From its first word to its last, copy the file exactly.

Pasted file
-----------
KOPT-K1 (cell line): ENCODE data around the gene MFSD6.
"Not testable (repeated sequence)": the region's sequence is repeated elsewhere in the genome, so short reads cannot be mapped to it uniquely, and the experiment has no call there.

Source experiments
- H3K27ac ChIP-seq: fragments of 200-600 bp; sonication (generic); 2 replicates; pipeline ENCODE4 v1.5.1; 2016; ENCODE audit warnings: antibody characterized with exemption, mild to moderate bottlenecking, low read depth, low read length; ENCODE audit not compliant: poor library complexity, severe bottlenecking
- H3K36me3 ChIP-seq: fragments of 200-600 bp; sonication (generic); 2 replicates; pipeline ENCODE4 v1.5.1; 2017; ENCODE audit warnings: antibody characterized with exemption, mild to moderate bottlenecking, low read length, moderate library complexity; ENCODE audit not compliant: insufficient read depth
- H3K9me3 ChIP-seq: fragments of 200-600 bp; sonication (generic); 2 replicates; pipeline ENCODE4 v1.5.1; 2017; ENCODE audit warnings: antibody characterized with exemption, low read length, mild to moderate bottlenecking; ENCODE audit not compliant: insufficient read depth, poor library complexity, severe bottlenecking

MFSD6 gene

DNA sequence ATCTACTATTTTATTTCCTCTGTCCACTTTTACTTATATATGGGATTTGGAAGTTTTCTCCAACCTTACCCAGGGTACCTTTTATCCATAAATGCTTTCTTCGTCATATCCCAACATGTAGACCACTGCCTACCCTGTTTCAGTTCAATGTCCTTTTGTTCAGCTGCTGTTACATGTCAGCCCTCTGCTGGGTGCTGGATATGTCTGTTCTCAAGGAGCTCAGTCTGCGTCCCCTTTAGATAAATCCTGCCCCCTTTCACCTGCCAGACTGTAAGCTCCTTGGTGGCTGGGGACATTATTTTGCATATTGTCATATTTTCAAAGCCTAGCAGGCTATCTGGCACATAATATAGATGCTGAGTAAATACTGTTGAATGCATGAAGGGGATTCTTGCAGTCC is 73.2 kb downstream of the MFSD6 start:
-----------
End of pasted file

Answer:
KOPT-K1 (cell line): ENCODE data around the gene MFSD6.
"Not testable (repeated sequence)": the region's sequence is repeated elsewhere in the genome, so short reads cannot be mapped to it uniquely, and the experiment has no call there.

Source experiments
- H3K27ac ChIP-seq: fragments of 200-600 bp; sonication (generic); 2 replicates; pipeline ENCODE4 v1.5.1; 2016; ENCODE audit warnings: antibody characterized with exemption, mild to moderate bottlenecking, low read depth, low read length; ENCODE audit not compliant: poor library complexity, severe bottlenecking
- H3K36me3 ChIP-seq: fragments of 200-600 bp; sonication (generic); 2 replicates; pipeline ENCODE4 v1.5.1; 2017; ENCODE audit warnings: antibody characterized with exemption, mild to moderate bottlenecking, low read length, moderate library complexity; ENCODE audit not compliant: insufficient read depth
- H3K9me3 ChIP-seq: fragments of 200-600 bp; sonication (generic); 2 replicates; pipeline ENCODE4 v1.5.1; 2017; ENCODE audit warnings: antibody characterized with exemption, low read length, mild to moderate bottlenecking; ENCODE audit not compliant: insufficient read depth, poor library complexity, severe bottlenecking

MFSD6 gene

DNA sequence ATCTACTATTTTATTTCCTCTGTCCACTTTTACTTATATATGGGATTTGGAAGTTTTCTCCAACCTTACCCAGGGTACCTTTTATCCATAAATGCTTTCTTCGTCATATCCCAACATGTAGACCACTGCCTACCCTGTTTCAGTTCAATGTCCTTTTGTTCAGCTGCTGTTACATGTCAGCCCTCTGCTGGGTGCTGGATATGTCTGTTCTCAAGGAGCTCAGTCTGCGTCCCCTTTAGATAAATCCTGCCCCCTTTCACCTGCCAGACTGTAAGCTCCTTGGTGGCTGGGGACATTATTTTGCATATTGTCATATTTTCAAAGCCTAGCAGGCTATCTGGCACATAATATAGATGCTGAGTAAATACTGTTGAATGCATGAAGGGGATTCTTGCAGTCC is 73.2 kb downstream of the MFSD6 start: